Then the crankpin 110 and the rotor 86 have been rotated through further 90° in the indicated directions, the position shown in FIG. 7 is reached. The piston is now in the position which is otherwise described as the upper dead center position, in which the piston occupies the power chamber and the open end 95 of the cylinder communicates with the exhaust slot 89 and also with the intake port 91. In this position of the piston, the compression chamber over the bottom 96 has a large volume and has been filled through the intake valves 112, 113. In this position the piston closes the openings 101 and 102, which are close to the power chamber.

FIG. 8 shows the operating position which is reached when both the crankpin 110 and the rotor 86 have been rotated through further 90°. Then moving past the intake port 91, the power chamber 115 has been filled during the intake stroke of the piston whereas the volume of the compression chamber 114 has been compressed. Then the piston 103 after its suction stroke is at its dead center position shown in FIG. 8, compressed air flows through the transfer passages 99, 100 into the power chamber 115 so that the same is supercharged as described hereinbefore. It will be apparent that the intake port and exhaust slot are now closed because the compression chamber 114 is closed by the bottom 96.

After a further rotation of the parts through 90° in the indicated directions of rotation, the position shown in FIG. 5 has been resumed, in which the power stroke is initiated whereas the compression chamber 114 has been filled because the piston has performed a suction stroke with respect to said compression chamber.

It is thus shown that the mere provision of the transfer ducts 99, 100 results in an increase of the power or a rotary piston engine whereas further changes are not required.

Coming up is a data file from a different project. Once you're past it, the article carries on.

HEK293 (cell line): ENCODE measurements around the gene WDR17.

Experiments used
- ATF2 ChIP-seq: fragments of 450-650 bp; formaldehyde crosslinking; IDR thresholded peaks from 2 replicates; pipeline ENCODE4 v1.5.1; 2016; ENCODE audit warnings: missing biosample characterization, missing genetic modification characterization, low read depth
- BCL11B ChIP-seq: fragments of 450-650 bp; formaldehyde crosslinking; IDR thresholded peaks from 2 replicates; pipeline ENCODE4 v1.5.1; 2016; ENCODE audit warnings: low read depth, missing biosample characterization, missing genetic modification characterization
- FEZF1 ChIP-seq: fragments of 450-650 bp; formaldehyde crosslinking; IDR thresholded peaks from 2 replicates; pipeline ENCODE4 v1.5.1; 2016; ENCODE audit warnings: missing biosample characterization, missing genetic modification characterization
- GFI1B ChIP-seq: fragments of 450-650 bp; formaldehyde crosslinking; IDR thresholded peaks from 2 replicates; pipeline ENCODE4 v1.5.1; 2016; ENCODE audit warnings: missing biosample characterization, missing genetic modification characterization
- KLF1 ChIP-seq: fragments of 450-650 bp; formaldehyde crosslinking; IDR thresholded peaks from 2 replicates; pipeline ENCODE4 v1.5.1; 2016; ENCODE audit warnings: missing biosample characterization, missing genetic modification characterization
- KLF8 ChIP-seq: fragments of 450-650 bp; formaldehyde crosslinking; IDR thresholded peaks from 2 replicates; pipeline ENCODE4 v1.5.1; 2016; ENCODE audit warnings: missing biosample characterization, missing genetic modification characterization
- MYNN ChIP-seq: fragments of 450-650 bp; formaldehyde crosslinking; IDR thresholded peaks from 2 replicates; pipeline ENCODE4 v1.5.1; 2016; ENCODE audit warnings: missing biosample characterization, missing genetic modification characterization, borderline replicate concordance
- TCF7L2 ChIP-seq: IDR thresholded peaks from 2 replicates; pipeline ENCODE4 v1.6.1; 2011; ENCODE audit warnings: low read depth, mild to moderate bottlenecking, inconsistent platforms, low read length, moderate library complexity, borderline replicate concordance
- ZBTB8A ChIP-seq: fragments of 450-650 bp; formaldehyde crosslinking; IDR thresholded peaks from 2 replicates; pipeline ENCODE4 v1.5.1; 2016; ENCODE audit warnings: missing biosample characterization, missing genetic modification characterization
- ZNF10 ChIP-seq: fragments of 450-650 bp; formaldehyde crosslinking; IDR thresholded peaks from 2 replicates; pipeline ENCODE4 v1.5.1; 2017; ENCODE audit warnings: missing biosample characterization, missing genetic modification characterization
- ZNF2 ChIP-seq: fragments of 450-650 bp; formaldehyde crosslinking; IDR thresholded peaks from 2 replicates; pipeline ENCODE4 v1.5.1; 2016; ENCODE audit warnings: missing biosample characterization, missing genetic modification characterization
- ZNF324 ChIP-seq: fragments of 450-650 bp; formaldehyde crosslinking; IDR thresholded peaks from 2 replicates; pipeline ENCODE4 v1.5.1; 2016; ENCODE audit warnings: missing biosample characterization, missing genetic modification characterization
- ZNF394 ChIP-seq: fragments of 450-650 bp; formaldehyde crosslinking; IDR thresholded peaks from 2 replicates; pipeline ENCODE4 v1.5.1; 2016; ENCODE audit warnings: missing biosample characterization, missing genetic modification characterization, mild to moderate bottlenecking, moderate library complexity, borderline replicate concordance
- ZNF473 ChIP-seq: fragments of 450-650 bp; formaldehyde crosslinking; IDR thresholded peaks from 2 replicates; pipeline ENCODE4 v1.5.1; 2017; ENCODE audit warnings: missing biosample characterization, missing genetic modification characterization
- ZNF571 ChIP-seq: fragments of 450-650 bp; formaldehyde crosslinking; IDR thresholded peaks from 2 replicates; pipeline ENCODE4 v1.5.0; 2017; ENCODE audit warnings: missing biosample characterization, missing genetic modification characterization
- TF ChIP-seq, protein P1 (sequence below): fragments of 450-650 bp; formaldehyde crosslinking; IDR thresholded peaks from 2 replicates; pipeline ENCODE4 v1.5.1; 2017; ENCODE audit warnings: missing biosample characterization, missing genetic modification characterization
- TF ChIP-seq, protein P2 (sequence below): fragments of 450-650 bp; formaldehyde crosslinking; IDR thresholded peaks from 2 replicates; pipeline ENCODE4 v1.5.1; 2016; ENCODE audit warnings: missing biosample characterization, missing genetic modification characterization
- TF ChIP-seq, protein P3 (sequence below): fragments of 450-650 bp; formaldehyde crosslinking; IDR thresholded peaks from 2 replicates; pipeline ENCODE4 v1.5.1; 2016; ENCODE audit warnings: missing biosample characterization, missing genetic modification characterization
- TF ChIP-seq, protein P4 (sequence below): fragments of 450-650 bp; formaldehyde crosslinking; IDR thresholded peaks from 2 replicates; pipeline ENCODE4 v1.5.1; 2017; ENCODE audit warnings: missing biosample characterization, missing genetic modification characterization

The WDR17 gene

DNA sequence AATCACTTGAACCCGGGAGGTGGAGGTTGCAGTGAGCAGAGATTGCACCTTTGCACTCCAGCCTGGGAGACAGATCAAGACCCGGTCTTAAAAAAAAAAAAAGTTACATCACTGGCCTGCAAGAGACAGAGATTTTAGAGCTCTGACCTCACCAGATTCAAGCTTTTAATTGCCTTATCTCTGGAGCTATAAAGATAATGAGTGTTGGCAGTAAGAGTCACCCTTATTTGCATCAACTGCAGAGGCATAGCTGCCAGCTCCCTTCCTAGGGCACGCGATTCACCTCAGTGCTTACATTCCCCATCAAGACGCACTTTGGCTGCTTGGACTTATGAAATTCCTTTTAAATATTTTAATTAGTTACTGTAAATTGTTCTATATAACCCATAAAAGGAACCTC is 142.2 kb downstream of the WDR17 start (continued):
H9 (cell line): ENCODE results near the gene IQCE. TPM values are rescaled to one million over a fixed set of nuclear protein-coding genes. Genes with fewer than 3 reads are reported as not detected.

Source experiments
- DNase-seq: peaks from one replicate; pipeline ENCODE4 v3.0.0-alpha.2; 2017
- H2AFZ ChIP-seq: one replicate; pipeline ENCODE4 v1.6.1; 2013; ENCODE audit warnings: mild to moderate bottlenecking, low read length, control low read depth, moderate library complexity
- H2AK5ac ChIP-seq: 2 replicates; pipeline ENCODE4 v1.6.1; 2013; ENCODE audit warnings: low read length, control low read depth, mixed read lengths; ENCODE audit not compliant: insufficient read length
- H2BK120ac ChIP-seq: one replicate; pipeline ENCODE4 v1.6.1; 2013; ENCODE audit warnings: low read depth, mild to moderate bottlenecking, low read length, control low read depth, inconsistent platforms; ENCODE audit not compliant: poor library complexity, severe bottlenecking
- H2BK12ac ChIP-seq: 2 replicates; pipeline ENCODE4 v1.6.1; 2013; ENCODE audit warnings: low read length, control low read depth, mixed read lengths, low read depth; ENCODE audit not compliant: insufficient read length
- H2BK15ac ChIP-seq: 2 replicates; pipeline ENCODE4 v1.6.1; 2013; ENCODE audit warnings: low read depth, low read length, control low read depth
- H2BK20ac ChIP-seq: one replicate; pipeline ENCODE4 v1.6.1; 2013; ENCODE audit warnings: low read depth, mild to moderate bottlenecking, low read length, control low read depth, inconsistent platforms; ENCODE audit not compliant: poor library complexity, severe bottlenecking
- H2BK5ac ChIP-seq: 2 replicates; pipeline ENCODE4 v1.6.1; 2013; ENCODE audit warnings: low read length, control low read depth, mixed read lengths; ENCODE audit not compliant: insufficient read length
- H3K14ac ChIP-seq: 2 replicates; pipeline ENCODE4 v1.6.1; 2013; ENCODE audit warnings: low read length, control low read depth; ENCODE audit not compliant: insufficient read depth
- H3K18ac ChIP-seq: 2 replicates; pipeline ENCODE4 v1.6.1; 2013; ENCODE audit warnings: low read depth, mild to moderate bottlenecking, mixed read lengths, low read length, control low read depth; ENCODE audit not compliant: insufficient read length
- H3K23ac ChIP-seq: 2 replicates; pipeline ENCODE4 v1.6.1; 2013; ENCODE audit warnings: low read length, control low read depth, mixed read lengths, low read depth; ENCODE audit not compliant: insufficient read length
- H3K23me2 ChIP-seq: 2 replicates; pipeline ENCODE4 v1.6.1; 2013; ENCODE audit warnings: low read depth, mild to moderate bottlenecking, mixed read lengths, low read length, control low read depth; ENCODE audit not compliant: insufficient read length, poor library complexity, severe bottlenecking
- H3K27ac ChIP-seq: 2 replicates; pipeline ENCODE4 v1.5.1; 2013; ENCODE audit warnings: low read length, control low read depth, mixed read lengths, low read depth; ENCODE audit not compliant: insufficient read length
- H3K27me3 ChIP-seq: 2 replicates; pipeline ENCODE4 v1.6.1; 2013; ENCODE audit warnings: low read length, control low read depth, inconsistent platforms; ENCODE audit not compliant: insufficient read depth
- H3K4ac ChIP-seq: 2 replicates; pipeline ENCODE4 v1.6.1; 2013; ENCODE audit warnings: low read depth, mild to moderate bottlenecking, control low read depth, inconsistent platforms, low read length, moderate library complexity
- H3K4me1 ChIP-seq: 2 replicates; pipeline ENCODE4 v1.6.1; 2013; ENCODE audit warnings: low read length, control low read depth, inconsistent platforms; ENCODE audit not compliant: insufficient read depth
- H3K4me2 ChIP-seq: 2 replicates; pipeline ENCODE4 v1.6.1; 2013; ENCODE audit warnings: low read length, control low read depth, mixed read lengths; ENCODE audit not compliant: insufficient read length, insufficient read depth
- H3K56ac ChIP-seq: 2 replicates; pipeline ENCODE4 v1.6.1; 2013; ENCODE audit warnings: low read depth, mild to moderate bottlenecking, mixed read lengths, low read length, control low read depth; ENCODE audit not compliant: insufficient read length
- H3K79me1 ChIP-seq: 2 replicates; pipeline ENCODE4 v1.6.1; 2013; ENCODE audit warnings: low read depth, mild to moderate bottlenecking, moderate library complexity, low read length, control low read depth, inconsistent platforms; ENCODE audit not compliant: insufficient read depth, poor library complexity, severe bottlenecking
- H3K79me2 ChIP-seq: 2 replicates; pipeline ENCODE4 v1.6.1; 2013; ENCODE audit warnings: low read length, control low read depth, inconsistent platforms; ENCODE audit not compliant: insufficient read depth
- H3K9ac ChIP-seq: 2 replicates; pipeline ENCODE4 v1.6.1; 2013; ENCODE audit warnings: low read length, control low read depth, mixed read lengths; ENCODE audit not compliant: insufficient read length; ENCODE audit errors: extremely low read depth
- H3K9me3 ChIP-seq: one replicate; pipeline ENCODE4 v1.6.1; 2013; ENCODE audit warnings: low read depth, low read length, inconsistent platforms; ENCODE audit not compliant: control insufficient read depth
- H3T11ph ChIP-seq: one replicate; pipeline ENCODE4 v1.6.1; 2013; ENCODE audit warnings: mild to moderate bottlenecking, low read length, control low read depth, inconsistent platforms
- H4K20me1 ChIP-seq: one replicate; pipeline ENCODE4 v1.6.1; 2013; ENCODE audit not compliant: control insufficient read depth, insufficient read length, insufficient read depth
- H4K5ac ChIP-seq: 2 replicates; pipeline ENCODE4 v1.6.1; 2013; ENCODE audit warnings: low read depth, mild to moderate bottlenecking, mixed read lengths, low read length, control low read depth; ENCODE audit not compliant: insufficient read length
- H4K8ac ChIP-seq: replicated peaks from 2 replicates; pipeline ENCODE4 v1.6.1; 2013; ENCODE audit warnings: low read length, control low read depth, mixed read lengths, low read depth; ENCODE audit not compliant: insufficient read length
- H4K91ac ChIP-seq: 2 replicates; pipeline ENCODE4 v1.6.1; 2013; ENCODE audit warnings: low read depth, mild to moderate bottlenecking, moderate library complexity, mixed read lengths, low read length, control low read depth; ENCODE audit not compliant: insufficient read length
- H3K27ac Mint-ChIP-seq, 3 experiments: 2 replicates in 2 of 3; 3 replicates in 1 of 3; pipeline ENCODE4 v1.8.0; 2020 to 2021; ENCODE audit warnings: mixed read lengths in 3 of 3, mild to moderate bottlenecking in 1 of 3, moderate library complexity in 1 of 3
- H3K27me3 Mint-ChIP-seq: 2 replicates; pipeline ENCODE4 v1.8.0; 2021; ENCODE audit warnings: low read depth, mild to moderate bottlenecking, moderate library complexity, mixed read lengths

FIG. 9 shows a piston 103. It is apparent that another piston 116, which is parallel to the piston 103, is guided in the cylinder 117 and moves in phase opposition to the piston 103. The two pistons are operatively connected by Scotch yokes to a crankshaft 118, whose ends 119, 120 are rotatably mounted in the rotor 86 by means of centrally disposed bearings 121, 122, 123. The pistons 103, 117 are each connected to a cam slot member such as 108, and the offset crankpins 125, 126 extend through sliding blocks 109, 124, which are guided in said cam slot members.

The crankshaft carries at its end a bevel gear 127, which is in mesh with, for instance, three planet pinions 128, 129 mounted in the stator. These planet pinions mesh also with an internal bevel gear 130, which is secured to the rotor assembly comprising the cylinders. In this way it is ensured that the crankshaft and rotor rotate in opposite senses.

The description given hereinbefore has referred only to the essential parts of a particularly desirable embodiment whereas individual parts, such as cooling means, sealing means etc. are partly shown but are not described.

Claims (6)

What is claimed is:
1. An internal combustion engine, which comprises
at least one pair of cylinders, each of which has a head and a bottom,
at least one pair of pistons, each of which is reciprocable in one of said cylinders and defines a power chamber with said head of said cylinder and an air compression chamber with said bottom of said cylinder.
controlled intake and exhaust ports formed in each of said cylinders and adapted to communicate with said power chamber thereof,
igniting means associated with each of said cylinders and operable to initiate a combustion of a fuel-air mixture in said power chamber of the associated cylinder,
an inlet formed in each of said cylinders and adapted to communicate with said compression chamber thereof,
a valve controlling each of said inlets,
both said pistons of each pair being adapted to perform in unison a forward stroke toward a dead center near side bottom, whereby air is compressed in the compression chamber of the associated cylinder, and a reverse stroke from said dead center near said bottom to a dead center near said head, and